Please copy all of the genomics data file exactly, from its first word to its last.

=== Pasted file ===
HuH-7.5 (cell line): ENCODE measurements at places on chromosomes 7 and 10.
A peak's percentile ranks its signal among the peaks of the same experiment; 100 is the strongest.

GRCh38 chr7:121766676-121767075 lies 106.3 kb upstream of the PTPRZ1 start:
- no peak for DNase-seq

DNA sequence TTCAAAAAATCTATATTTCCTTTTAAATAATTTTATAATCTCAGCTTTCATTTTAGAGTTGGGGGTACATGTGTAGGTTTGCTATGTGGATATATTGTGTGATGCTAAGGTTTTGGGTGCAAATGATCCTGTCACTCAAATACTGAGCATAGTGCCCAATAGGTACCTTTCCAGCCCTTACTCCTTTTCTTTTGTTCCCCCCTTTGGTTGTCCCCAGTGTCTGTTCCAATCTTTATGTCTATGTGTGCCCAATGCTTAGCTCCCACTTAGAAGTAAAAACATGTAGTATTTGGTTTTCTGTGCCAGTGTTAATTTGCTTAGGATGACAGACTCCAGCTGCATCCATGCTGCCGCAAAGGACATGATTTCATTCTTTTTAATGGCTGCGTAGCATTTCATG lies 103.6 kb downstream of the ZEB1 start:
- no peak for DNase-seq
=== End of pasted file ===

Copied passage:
HuH-7.5 (cell line): ENCODE measurements at places on chromosomes 7 and 10.
A peak's percentile ranks its signal among the peaks of the same experiment; 100 is the strongest.

GRCh38 chr7:121766676-121767075 lies 106.3 kb upstream of the PTPRZ1 start:
- no peak for DNase-seq

DNA sequence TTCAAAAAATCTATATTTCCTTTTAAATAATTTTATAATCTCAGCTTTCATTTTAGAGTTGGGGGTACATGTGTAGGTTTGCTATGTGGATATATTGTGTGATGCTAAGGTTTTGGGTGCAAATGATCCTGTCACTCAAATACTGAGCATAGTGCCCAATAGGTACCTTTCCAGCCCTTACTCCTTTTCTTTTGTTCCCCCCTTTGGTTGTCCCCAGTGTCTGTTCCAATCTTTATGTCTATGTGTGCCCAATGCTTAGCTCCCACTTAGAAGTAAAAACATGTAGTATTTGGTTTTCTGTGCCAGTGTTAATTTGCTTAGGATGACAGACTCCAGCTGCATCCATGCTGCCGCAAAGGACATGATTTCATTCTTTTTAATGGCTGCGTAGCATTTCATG lies 103.6 kb downstream of the ZEB1 start:
- no peak for DNase-seq